I was immediately impressed with the ease of registration, the layout of the tents, the number of volunteers, and the warmth that was exchanged between so many. However I was envious of the groups of women, sometimes two women, sometimes six or more, gathering to take group photos before they rode off together. I took a selfie. “It’s okay,” I told myself. “You’re strong, you can do this”. I’ll just ride fast and get out once I’m done.

Armed with a map I rode off alone. The first few miles of a ride are usually a blur until I eventually settle in and truly take my first deep breath. After leaving the boisterous start, I finally dropped my shoulders and sank into my bike and my thoughts. You probably know that feeling I’m talking about – when you and your bike become one. I soon noticed what I found out later is called leap-frogging, seeing the same riders that you chase or who chase you from rest stop to rest stop. It’s kind of weird riding for miles with or near the same people even though you don’t know them. But eventually someone breaks that awkwardness and says, “Hello”. And that’s how I met Robin and Kelly and Cyndy and Veronika. They knew each other, rode together often, and, inspired by all the Cycle Oregon details that appealed to me, signed up for Joyride together. They had noticed earlier in the ride that I was riding by myself and invited me to ride along with them. 

Remember, I like challenges so I joined them and the miles soon slipped away without effort. We spent the day talking about Shimano versus SRAM, disc brakes or rim brakes, our careers, about loss, and love and family but we always returned to talking bikes. These women were white and though I did not see many other women of color that day, it didn’t matter, we all had our bikes. The bike on this course, my favorite Cycle Oregon route, was our equalizer and the glue between us despite any differences in skin color, riding ability, age, or bike components.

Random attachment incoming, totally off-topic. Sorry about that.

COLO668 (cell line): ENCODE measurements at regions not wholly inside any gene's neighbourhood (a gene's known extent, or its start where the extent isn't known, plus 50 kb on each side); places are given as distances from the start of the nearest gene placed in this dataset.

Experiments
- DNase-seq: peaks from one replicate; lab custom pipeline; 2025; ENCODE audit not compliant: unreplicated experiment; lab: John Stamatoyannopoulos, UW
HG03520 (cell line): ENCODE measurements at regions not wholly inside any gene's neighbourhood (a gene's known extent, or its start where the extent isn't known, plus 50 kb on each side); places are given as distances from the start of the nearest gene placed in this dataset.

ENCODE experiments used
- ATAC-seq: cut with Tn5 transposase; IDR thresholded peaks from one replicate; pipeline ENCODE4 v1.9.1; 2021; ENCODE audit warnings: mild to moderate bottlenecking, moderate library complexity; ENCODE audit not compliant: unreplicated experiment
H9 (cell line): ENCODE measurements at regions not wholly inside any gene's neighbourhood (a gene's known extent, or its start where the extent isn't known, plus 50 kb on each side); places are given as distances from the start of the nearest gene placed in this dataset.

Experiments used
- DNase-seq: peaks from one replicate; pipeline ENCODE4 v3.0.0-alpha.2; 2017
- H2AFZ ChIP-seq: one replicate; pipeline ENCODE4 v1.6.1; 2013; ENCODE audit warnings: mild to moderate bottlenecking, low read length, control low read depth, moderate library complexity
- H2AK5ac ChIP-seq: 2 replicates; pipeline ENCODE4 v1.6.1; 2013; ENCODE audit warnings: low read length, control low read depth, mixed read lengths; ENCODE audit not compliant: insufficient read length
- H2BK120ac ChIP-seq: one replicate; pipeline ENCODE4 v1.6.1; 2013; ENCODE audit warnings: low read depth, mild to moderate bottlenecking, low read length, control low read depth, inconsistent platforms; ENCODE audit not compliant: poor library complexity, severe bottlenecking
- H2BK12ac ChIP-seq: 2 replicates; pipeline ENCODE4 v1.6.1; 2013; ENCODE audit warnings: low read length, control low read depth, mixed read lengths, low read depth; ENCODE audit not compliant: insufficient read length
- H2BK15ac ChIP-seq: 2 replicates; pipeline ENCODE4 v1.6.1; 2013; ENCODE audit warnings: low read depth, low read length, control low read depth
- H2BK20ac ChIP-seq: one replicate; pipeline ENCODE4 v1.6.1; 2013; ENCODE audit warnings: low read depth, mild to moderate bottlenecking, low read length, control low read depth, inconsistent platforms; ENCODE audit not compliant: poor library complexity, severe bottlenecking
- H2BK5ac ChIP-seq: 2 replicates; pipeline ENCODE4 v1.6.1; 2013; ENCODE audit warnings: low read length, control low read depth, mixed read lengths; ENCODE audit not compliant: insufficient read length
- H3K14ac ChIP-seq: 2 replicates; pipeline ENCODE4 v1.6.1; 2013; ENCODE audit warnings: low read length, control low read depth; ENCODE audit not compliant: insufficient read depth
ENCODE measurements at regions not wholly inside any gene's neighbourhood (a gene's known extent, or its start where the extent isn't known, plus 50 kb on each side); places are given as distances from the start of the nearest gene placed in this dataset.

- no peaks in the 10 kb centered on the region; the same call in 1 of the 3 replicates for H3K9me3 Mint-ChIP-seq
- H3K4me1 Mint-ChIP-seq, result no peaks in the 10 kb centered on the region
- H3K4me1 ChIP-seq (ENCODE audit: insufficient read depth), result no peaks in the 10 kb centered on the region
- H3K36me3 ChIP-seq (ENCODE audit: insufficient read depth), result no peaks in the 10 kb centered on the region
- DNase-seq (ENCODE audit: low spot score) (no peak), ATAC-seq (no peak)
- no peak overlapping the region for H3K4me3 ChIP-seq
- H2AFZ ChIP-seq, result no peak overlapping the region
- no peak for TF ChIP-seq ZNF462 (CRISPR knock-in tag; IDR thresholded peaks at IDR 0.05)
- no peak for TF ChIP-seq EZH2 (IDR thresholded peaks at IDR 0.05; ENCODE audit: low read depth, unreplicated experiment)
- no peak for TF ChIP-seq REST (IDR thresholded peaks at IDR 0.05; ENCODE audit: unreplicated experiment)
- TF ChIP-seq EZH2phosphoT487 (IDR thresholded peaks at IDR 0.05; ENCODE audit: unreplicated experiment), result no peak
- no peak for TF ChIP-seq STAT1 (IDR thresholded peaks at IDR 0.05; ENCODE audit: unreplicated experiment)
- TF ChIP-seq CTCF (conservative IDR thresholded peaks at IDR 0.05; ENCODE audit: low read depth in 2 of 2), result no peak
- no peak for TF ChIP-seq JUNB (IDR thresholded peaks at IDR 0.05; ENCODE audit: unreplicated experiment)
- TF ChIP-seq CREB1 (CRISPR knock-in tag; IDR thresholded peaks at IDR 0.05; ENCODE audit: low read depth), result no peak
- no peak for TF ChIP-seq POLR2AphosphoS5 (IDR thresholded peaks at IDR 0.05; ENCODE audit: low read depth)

In my job as co-executive director of The Street Trust, (formerly Bicycle Transportation Alliance), we work to break down barriers to cycling and advocating for policy to fund the infrastructure needed for safe cycling, walking and accessing transit. Riding a bike is a form of protest to our transportation history that built streets for cars and not for people. When I ride my bike I am saying streets are for people first. The more of us that ride, the more our leaders will prioritize active transportation as a primary way for people to get around. It must be safe, convenient and affordable.

I can’t tell you which rolling hill or sweeping turn was my favorite part of Joyride because one is swallowed up by the beauty of the area and the friendships formed. Those friendships are there every June when I return to Joyride. Oh, and so is the wine!

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  1. Maureen Mellon says:

    Thank you so much for sharing. I really enjoyed reading.

  2. Phil Bowman says:

    great story. I do charity rides a lot and as she says, a bond does form and the miles just slip away. before you know it it is the end of the ride and happiness that you did it, is definitely mixed with a sadness of new friends departing for far away homes. 2020, so many of these rides being cancelled and having to stay away from others brings loneliness. next year will be better and I can chew the fat with some new friends if only for a few hours.

  3. Guido Pinamonti says:

    The various Joy ride routes are awesome and so are the wineries along the way! My route map is in tatters from over-use.

  4. David Guettler says:

    Really nice write-up! And thanks to Cycle Oregon for doing rides that focus on inclusion.